The mission of the Unitarian Universalist Congregation of Atlanta (UUCA) is to foster a community of faith that encourages and supports our individual spiritual quests out of which we act together for social justice.

Our Roots

The history of a church is inevitably a description of the individual cultures in which it arose and of its people. The history of the Unitarian Universalist Congregation of Atlanta is intricately woven in the south, with slavery and the early civil rights movement of the 1860s. Unitarian leaders in Massachusetts (in accord with the preaching of Ralph Waldo Emerson and William Ellery Channing) considered themselves progressive and persuasive. They sent Universalist and Unitarian “missionaries” into the south to promote abolitionist and reconstructionist programs.

Rev. George Leonard Chaney

Rev. George Leonard Chaney

In 1882, the American Unitarian Association (AUA) sent the Rev. George Leonard Chaney to establish the first Unitarian congregation in Atlanta. Rev. Chaney not only began preaching to a congregation of ten attendees, but also solicited his community for money for books. They built the first free lending library, which pointedly included in its patrons women and people of color. The private Young Men’s Library, which pre-existed it, did not. His effort was so impressive that the Carnegie Foundation founded a public library on the very site of Chaney’s church, buying their building, which sat where the current Atlanta-Fulton Public Library now sits in downtown Atlanta.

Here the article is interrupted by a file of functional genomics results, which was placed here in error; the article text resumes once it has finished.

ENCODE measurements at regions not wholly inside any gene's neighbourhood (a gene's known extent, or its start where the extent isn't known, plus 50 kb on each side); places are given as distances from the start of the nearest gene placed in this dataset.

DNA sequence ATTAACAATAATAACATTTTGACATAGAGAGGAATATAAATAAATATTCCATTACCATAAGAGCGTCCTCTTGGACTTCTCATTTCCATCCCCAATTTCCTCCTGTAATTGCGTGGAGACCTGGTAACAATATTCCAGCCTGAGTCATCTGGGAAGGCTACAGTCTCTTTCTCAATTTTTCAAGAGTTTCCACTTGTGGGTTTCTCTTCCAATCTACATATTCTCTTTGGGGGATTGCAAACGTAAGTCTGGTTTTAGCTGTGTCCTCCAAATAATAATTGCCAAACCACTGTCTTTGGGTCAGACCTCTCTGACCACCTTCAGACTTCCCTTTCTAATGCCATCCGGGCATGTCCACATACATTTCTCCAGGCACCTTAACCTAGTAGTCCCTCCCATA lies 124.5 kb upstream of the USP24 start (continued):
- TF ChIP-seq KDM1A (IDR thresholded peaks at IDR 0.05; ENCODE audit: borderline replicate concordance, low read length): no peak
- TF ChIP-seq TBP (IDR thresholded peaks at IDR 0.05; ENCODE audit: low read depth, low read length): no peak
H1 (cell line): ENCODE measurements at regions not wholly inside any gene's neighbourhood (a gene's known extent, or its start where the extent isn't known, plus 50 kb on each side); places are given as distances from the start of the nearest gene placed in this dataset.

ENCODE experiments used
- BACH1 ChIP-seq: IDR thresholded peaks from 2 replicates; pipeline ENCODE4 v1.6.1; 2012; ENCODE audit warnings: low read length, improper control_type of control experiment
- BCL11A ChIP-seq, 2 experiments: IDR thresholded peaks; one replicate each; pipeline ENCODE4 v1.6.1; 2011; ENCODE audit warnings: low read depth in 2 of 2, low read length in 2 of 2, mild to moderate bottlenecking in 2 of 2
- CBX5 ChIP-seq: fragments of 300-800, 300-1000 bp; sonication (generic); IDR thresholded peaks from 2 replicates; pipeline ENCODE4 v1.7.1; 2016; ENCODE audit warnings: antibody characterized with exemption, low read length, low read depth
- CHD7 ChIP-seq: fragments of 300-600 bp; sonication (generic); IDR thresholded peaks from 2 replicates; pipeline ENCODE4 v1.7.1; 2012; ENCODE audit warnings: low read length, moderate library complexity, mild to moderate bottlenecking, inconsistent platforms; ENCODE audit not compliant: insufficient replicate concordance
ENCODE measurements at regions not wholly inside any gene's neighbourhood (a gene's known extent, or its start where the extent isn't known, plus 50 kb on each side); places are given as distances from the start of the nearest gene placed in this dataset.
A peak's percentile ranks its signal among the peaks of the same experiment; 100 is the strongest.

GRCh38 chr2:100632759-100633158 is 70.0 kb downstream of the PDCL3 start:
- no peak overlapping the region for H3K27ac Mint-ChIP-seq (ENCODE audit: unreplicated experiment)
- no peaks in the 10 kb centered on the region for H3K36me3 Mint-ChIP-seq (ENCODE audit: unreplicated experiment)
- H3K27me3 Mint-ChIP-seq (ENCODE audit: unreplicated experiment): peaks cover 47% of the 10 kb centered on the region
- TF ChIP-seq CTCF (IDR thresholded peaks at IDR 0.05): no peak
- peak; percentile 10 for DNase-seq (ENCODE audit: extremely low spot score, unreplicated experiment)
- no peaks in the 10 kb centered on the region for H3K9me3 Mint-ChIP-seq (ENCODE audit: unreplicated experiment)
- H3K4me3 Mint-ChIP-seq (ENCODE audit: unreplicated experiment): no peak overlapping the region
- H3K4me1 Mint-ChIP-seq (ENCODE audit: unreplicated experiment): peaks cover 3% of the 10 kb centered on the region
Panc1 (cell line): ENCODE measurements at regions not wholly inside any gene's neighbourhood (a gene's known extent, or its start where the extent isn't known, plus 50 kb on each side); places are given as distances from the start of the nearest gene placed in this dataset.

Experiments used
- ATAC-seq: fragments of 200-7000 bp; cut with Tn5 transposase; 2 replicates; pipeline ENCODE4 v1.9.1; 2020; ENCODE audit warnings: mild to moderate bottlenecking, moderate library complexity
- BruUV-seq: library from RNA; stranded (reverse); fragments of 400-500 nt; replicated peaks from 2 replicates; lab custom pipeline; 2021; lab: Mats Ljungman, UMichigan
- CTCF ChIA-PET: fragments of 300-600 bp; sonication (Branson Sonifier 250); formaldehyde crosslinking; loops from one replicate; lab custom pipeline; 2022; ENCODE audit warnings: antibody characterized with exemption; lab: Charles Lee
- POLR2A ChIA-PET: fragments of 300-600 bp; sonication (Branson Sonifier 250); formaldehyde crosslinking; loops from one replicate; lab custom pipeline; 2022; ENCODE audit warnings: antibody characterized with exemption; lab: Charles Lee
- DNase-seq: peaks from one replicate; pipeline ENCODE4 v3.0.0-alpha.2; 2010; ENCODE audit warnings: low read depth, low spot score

Says the Rev. Robert Karnan, “Before coming to Georgia, Rev. Chaney had been heavily engaged in forming schools in Massachusetts for immigrant children who were struggling in urban ghettos and could obtain only menial employment. He continued that work in Atlanta, where he enlisted the help of his Unitarian membership to found the Artisans Institute in Atlanta, an effort to provide an adult, advanced technical-training school. Georgia Tech emerged out of that effort. Chaney also served on the board of trustees of the Atlanta University system and Tuskegee Institute, again showing his concern that all people have access to excellent education. In line with the modern precept that what you put out is what you draw to you, Chaney later remarked that his church “was fortunate to have artists, musicians, ministers, and statesmen” among them. “I doubt if any evenings so replete with good literature and accomplished art were ever held in Atlanta as those held in this church under the auspices of the Literature and Art Club,” he wrote. By the time he retired in 1890, his congregation had an average attendance of sixty. This intellectual and artistic mix is still a fountainhead of Atlanta Unitarianism.

The Civil Rights Movement

Fast forward to the late 1940s. By that time, the congregation (which was called The United Liberal Church) had dwindled to a mere handful again, owing to controversies around segregation. As a result, the AUA in Boston stepped in and outright sold the West Peachtree Street building. It was not until the early 1950s that the AUA sent the Rev. Glenn Canfield, who re-established the United Liberal Church on an explicitly integrationist foundation.

United Liberal Church

United Liberal Church

He held services for a year at the Briarcliff Hotel and offered his congregation the opportunity to “talk back” in response to his sermons. A year later, a building at 605 Boulevard was purchased from the Mormons, and the group grew to 127 members. The Rev. Ed Cahill replaced him in 1957 and the city, as Cahill reported in an anniversary letter to the church, came “to know where the church stood on the critical issues. The church was integrated, not just desegregated.” Whitney Young, then Dean of the Atlanta School of Social Work (and later national head of the Urban League), was a black member of the Board of Trustees. Rev. Martin Luther King, Jr., then assistant to his father at Ebenezer Baptist Church, was a pulpit guest, as was Rev. Sam Williams, another outstanding black minister. Two incidents that occurred during this period: